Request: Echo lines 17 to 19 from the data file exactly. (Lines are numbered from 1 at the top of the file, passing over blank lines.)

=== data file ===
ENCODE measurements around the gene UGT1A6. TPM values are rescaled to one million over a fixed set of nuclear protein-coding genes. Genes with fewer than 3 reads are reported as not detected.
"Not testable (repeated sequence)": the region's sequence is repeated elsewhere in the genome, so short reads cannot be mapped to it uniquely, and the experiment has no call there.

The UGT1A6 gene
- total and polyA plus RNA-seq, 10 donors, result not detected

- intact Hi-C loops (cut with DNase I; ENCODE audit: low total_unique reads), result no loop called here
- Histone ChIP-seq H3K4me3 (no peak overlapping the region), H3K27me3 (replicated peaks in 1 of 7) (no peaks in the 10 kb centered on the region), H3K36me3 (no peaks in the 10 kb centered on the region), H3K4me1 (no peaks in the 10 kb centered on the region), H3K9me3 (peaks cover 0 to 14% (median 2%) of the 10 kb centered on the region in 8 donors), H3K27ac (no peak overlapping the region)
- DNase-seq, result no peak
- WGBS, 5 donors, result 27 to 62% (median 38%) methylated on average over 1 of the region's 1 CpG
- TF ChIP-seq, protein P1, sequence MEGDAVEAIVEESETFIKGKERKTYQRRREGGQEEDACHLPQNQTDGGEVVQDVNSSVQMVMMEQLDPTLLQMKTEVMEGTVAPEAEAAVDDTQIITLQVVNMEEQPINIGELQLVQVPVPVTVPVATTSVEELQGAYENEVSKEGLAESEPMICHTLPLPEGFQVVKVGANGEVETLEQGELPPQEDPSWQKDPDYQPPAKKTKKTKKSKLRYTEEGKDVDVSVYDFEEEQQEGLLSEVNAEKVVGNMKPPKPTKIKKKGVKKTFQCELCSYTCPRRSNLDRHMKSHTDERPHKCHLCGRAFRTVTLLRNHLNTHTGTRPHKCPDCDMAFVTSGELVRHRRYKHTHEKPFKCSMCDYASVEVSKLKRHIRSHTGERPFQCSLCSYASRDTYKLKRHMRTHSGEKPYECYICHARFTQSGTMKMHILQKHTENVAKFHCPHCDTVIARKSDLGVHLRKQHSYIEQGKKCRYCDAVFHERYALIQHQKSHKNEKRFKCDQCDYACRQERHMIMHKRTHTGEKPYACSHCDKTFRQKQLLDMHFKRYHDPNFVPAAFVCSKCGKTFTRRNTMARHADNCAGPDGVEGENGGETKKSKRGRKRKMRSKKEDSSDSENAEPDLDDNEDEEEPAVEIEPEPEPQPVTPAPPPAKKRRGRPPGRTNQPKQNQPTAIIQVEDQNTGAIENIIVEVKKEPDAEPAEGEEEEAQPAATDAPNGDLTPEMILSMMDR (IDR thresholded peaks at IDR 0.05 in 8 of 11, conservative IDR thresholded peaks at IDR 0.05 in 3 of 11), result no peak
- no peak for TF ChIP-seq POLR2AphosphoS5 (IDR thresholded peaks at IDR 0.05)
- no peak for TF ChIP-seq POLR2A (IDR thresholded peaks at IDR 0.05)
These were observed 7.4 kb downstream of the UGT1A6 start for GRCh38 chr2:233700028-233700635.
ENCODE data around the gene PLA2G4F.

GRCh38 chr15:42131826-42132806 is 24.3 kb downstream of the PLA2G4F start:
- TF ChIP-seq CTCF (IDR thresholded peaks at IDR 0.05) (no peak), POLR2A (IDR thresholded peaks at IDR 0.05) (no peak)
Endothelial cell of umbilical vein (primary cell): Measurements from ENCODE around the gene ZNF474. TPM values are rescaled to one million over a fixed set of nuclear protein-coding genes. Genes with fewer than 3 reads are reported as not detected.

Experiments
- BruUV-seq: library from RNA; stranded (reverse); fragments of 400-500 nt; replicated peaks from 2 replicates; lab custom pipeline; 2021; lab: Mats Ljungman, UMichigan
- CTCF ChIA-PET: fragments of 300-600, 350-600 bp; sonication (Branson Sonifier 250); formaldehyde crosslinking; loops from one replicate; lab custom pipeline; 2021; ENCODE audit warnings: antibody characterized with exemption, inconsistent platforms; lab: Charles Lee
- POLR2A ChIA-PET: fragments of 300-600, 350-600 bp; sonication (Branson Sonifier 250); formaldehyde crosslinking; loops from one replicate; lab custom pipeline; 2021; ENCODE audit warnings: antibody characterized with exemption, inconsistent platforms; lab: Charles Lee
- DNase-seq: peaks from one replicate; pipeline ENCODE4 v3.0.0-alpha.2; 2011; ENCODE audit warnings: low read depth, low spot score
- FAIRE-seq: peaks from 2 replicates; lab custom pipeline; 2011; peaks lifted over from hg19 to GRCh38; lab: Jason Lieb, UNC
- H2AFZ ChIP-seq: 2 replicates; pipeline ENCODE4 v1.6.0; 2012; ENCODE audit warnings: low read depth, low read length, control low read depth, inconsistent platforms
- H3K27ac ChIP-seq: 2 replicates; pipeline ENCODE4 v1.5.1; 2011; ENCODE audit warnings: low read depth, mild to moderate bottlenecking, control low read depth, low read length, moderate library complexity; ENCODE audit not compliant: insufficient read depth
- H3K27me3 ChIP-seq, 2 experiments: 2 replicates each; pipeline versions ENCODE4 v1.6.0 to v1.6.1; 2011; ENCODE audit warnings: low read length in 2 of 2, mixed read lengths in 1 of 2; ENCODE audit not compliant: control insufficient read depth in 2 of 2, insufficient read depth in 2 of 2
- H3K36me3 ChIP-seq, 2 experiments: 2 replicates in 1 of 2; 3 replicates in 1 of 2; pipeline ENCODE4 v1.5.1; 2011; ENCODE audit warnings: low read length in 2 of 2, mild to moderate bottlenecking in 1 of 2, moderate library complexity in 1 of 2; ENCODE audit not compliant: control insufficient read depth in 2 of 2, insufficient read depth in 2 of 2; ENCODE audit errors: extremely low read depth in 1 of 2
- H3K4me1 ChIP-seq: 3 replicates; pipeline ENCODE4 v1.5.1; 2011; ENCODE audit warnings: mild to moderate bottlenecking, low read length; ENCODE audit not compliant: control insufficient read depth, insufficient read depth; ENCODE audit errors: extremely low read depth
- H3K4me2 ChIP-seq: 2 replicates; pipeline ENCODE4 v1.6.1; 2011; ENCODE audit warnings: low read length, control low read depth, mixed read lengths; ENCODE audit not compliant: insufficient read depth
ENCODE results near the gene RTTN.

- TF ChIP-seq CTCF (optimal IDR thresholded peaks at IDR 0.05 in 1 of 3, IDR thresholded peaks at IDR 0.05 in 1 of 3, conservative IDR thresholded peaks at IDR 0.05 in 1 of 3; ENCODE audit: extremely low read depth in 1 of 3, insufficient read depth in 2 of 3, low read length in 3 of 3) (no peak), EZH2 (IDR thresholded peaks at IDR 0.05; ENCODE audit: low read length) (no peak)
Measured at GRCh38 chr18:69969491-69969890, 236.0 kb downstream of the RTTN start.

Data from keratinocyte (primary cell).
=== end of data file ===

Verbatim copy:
Experiments
- BruUV-seq: library from RNA; stranded (reverse); fragments of 400-500 nt; replicated peaks from 2 replicates; lab custom pipeline; 2021; lab: Mats Ljungman, UMichigan
- CTCF ChIA-PET: fragments of 300-600, 350-600 bp; sonication (Branson Sonifier 250); formaldehyde crosslinking; loops from one replicate; lab custom pipeline; 2021; ENCODE audit warnings: antibody characterized with exemption, inconsistent platforms; lab: Charles Lee